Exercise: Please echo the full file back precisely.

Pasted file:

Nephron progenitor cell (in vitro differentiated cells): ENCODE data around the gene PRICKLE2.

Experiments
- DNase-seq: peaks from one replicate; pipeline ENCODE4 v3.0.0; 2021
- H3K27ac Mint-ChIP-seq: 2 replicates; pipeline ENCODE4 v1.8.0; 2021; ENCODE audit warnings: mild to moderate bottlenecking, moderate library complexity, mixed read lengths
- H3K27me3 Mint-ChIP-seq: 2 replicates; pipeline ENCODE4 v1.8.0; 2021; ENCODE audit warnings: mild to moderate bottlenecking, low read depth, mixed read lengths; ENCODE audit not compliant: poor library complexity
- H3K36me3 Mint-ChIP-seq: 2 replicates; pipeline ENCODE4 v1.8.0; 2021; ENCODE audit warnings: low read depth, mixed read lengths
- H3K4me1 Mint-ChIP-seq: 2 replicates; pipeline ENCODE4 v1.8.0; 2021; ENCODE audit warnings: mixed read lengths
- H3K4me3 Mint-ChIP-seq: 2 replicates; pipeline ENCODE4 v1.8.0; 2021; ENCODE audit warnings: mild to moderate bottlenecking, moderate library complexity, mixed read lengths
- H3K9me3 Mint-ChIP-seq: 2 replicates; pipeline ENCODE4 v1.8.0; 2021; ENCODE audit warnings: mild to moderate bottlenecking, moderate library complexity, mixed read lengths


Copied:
Nephron progenitor cell (in vitro differentiated cells): ENCODE data around the gene PRICKLE2.

Experiments
- DNase-seq: peaks from one replicate; pipeline ENCODE4 v3.0.0; 2021
- H3K27ac Mint-ChIP-seq: 2 replicates; pipeline ENCODE4 v1.8.0; 2021; ENCODE audit warnings: mild to moderate bottlenecking, moderate library complexity, mixed read lengths
- H3K27me3 Mint-ChIP-seq: 2 replicates; pipeline ENCODE4 v1.8.0; 2021; ENCODE audit warnings: mild to moderate bottlenecking, low read depth, mixed read lengths; ENCODE audit not compliant: poor library complexity
- H3K36me3 Mint-ChIP-seq: 2 replicates; pipeline ENCODE4 v1.8.0; 2021; ENCODE audit warnings: low read depth, mixed read lengths
- H3K4me1 Mint-ChIP-seq: 2 replicates; pipeline ENCODE4 v1.8.0; 2021; ENCODE audit warnings: mixed read lengths
- H3K4me3 Mint-ChIP-seq: 2 replicates; pipeline ENCODE4 v1.8.0; 2021; ENCODE audit warnings: mild to moderate bottlenecking, moderate library complexity, mixed read lengths
- H3K9me3 Mint-ChIP-seq: 2 replicates; pipeline ENCODE4 v1.8.0; 2021; ENCODE audit warnings: mild to moderate bottlenecking, moderate library complexity, mixed read lengths